Rowan says she’s brought him some “toys”, which turn out to be parts of disassembled hand weapons.  Miles expertly assembles four different weapons–stunner, plasma arc, nerve disrupter and projectile gun–and puts the remaining, extra pieces to one side.  He notes that the power cells are all dead, and Rowan comments that he nonetheless never pointed any of the weapons at either of them during the assembly.

She asks if any memories surfaced during the activity, and he says no, but tells her (in excitement and decreasing intelligibility) that he remembered something in the shower.  He describes a scene of riding on a horse with an old man beside him, and a number of trees connected with tubes, which makes his grandfather and the other men happy.

“What are they doing, in this scene?” she asked, sounding baffled. “These men.”

He could see it again in his head, the memory of a memory. “Burnin’ wood. Makin’ sugar.”

“That makes no sense. Sugar comes from biological production vats, not from burning trees,” said Rowan.

“Trees,” he asserted. “Brown sug’r trees.” Another memory wavered up: the old man breaking off a chunk of something that looked like tan sandstone and giving him a taste by popping it in his mouth. The feel of the gnarled old stained fingers cool against his cheek, sweetness tinged with leather and horses. He shivered at the overwhelming sensory blast. This was real. But he still could name no names. Gran’da.

“Mountains mine,” he added. The thought made him sad, and he didn’t know why.

Rowan is dubious about this memory, wondering if it might not be a dream after all, because it doesn’t fit with anything they know.  Miles immediately grabs her and asks what they know about him.  Eventually she tells him that they don’t know how he is, but they know some possibilities as to who he might be…but telling him anything, at his current stage of recovery, risks contaminating him with false memories that lead him to construct an identity out of them.  She says he’ll likely recover all his memories, but he’s more susceptible to this contamination than most people, for reasons she doesn’t explain.  She does mention the possibility of using fast-penta to help with the recovery process, because it sometimes triggers a memory cascade.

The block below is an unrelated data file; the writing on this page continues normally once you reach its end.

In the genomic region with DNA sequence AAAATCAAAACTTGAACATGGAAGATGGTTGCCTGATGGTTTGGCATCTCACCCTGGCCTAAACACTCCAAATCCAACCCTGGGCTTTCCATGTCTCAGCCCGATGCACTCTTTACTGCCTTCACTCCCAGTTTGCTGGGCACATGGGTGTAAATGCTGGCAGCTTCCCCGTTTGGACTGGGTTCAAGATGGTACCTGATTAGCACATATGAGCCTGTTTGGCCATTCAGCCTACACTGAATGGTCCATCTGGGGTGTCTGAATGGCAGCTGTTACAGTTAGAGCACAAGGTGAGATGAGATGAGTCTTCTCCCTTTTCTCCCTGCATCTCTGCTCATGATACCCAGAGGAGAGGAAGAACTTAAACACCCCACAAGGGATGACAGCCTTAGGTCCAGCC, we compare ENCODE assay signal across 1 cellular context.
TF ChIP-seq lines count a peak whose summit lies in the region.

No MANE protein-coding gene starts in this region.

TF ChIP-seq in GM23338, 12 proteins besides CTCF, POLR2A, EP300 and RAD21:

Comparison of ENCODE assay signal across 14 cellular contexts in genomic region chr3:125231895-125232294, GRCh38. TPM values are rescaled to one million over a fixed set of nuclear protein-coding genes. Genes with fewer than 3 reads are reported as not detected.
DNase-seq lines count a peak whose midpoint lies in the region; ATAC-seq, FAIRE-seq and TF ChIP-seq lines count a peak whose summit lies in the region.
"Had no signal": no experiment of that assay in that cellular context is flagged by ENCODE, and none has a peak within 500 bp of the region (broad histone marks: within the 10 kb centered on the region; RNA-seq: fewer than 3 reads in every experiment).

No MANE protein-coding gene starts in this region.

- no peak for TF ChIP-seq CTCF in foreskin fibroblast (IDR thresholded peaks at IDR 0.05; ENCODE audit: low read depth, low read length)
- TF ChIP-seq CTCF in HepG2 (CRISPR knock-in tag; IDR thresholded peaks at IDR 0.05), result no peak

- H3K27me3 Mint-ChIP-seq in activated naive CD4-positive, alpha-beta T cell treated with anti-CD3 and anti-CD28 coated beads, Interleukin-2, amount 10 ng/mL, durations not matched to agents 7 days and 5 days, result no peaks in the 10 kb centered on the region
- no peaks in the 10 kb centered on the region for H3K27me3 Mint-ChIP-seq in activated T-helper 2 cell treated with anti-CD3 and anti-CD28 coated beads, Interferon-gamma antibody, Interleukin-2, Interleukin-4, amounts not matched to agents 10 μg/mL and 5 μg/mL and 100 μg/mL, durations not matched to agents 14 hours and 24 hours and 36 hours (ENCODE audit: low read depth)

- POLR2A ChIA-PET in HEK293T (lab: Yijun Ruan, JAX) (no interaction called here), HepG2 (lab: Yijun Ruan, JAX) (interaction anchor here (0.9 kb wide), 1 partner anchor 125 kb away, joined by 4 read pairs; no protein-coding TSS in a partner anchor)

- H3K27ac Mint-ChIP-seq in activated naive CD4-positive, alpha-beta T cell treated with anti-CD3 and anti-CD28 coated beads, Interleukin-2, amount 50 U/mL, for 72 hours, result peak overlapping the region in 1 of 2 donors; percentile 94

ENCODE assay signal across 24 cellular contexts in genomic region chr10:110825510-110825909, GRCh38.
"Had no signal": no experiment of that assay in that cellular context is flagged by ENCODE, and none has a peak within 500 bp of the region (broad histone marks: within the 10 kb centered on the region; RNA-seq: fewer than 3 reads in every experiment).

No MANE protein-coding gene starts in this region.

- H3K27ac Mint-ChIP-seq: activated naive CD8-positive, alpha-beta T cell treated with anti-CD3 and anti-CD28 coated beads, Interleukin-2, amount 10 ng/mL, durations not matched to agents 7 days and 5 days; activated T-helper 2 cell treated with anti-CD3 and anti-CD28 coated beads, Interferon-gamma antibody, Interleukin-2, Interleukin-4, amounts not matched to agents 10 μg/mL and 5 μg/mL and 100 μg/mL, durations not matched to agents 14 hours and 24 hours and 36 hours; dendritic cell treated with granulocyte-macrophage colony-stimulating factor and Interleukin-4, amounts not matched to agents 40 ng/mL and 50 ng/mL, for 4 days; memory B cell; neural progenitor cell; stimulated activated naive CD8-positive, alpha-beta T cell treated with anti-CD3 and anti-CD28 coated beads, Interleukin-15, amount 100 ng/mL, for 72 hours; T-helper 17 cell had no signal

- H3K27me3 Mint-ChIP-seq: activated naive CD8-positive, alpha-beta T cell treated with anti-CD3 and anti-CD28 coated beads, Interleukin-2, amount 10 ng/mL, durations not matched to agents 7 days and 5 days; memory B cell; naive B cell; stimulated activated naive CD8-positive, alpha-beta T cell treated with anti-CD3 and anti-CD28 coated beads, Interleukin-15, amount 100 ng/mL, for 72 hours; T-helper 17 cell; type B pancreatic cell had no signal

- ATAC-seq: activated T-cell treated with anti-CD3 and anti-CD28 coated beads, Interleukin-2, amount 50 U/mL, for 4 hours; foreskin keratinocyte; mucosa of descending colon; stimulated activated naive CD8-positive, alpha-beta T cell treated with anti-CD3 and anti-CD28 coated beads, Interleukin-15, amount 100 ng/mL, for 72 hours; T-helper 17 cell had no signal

“However, it can also be embarrassing. Under its influence people will happily talk about whatever crosses their minds, even their most intimate and private thoughts. Good medical ethics requires me to warn you about that. Also, some people are allergic to the drug.”

“Where’d . . . you learn . . . goo’ med’cal ethics?” he asked curiously.

Strangely, she flinched. “Escobar,” she said, and eyed him.

“Where we now?”

“I’d rather not say, just yet.”

She gives him a patch test for the fast-penta, saying that he has a high risk of having been given an artificial fast-penta allergy.  When she removes the patch, his skin turns slightly pink there, but not read and itchy, which means he has a marginal sensitivity, but he pleads with her to take the risk.  She fetches a fast-penta hypospray, as well as an antagonist in case he does begin to have a reaction.  She doses him, and instead of relaxing as she says he will, he begins to get jittery, and she says that his blood pressure is rising.  He remembers then that fast-penta makes him hyper, and begins to mumble poetry, remembering that last time he did this somebody beat him up…somebody named Galen.  He tells her he beat Galen by reciting endless poetry until it wore off, and she recognizes the name but won’t tell him more.  He keeps finding himself making improper suggestions to her, which she takes in stride.

She decides that his reaction isn’t encouraging, and prepares to administer the antidote.  He suddenly remembers that he’s on Jackson’s Whole and bolts out of the room.  Rowan follows, calling for help, but Miles climbs up the lift-tube, darts into the lobby and out past a float-pallet and through the front doors, no force screen this time.  Guards in green parkas lower their stunners, but a voice behind him warns them not to stun him, and he keeps running, out into the street.  Soon he collapses, out of breath, and several Duronas pounce on him, picking him up and carrying him back into the building; Rowan gives him the antidote.

Once he’s back inside, they discuss how many witnesses there were to Miles’s escape this time.  An older Dr. Durona asks Rowan what’s going on, and she explains about the fast-penta reaction, and some odd things he said, which she needs to discuss with Lilly.  Miles then begins to go into a convulsion, and comes to with both women holding him down.  Rowan says they need to check on his sensitivity before giving him anything else whatsoever, and dismisses her attendants until he’s calmed down again.  Shortly thereafter, they move him, claiming they have other patients coming; he finds himself set up on a cot in Rowan’s rooms, where they eat dinner together.

She still would not tell him anything directly about himself, but she now seemed willing at least to talk about herself. His internal picture of the world shifted as they spoke. Why do I have wormhole maps in my head? Maybe he was going to have to recover himself the hard way. Learn everything that existed in the universe, and whatever was left, that dwarfish-man-shaped hole in the center, would be him by process of elimination. A daunting task.

He says that if he is on Jackson’s Whole, that means bad things, and asks about the Durona Clinic.  She says they work for House Fell, and he makes the connection to Fell’s weapons business and accuses them of making biological weapons.  He asks why he’s there, and she explains how he arrived, in a cryo-chamber with no return address, and they revived him to find out who he was.  She admits there’s more to it than that, but they won’t tell him.  She tells him that it’s dangerous for him to leave, but the precise danger depends on who he is.